"I can't remember being upset over the event," ALLS would say.  "I was perfectly happy living at Grandma's house and as long as I didn't have to leave there, all was well.  I remember Dad asking if I wanted to live with him (them)—my answer, an emphatic 'NO.'  I halfway remember my first meeting with Drucilla and receiving instant vibes that she did NOT like me...  There was little warmth between her and the whole Ludeke 'clan'—which must have been hard for Dad to take.  Dad was supposed to clothe me (his contribution to my upkeep) but instead of giving a certain amount of money to Grandma each month for this purpose—I was taken on shipping trips, with guess who?  How I dreaded these—she dragged me to Cincy via the old traction line—one old car run by electrcity... and the odor from whatever was used to run the darned thing made me deathly sick—so I usually puked going and coming—ghastly!!!"  (On one occasion the conductor tried to console her, and settle her stomach, with a stick of wintergreen gum—which only resulted in ALLS being unable to bear the taste of wintergreen for the rest of her life.)  Drucilla's "tastes were vastly different from mine—'fussy' clothes—loud colors—she always made the decisions, so I never liked anything that was bought and hated wearing them..."

We lack Drucilla's side of things here.  How did she, a teen bride, feel about her husband's little girl who would one day say, "Remember in children's books, stories about the 'Wicked Stepmother'??"  But the fact remains that a lasting estrangement resulted; and not simply between Drucilla and Ada Louise.  "After I married and moved to Kansas City, there were years when I did not see Drucilla at all!  When your mother [Ada Louise's daughter Mila Jean] was very young I would take her (in buggy etc.) to Dad's office at Niles Tool Works so he could at least see her each summer.  In later years the frictions eased, to the extent that Drucilla had a dinner at her home and not only Granddad [Ada Louise's husand F. S. Smith] and I were invited... but the Ludeke family also (what there was left of it)..."§  Yet Mila Jean can recall only one encounter with her grandfather, though "he was always good at sending a dollar at birthday time," and she would remember his beautiful handwriting, suitable for an accountant.  When Mila Jean married George Ehrlich in 1956, a greeting card was sent inscribed simply "The Ludekes."  There was scarcely secondhand contact between her sons and the remote figure ALLS referred to as "Grandpa Ludeke."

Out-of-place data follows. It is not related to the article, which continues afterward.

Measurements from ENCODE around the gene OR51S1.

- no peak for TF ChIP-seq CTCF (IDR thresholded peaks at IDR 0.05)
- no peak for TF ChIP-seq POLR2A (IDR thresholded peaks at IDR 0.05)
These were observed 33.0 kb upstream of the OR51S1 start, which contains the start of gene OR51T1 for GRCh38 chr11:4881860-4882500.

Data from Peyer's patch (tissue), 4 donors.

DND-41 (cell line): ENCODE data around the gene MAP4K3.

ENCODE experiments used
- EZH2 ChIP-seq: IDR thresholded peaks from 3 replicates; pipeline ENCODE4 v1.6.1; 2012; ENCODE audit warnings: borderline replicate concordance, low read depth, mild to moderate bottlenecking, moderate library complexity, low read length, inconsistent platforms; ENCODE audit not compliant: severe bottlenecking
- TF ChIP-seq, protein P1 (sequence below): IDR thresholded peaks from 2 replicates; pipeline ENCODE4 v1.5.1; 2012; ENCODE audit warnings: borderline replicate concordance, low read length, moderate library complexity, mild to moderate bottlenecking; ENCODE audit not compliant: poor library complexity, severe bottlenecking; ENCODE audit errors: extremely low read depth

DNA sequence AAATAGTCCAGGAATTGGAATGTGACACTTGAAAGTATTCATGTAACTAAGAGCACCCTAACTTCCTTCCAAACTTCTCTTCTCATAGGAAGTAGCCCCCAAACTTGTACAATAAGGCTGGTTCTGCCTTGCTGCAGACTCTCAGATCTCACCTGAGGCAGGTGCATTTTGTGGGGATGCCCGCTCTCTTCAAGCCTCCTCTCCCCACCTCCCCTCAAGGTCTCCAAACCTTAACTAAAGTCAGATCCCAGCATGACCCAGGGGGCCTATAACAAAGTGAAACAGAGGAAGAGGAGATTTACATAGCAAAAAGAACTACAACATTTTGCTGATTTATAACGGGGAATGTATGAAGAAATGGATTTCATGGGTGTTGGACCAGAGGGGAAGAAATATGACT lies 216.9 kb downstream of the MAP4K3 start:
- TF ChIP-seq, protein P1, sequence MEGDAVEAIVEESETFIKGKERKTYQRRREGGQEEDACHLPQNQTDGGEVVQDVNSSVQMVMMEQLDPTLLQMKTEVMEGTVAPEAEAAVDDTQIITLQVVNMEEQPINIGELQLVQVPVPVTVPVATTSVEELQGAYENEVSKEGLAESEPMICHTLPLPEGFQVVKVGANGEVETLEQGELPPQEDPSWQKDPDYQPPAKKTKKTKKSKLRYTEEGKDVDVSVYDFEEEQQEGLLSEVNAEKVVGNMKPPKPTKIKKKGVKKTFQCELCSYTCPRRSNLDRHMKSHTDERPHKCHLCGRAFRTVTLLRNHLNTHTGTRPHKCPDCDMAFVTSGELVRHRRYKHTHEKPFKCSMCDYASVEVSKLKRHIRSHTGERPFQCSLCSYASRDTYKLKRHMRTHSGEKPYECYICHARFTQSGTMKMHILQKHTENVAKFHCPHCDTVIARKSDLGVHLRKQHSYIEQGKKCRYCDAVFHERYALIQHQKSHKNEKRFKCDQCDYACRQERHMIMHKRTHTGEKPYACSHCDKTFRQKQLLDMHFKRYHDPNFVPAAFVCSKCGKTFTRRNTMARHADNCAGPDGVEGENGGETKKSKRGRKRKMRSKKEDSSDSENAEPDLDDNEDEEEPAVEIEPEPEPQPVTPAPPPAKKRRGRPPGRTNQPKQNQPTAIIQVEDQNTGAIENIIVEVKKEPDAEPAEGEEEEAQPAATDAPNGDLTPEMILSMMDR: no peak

(Example of Bill's calligraphy, taken from his 1914 marriage license application.)


Bill and Drucilla adopted two children, Betty Jane Ludeke and William D. Ludeke.  Bill Sr. retired in 1954 after 55 years with Baldwin-Lima-Hamilton (previously Niles Tool Works±); he had also served as a tabulator at the Board of Elections for fifty years, and as secretary for Dr. Lee Good of Hamilton for thirty-two, doing the doctor's bookwork at night.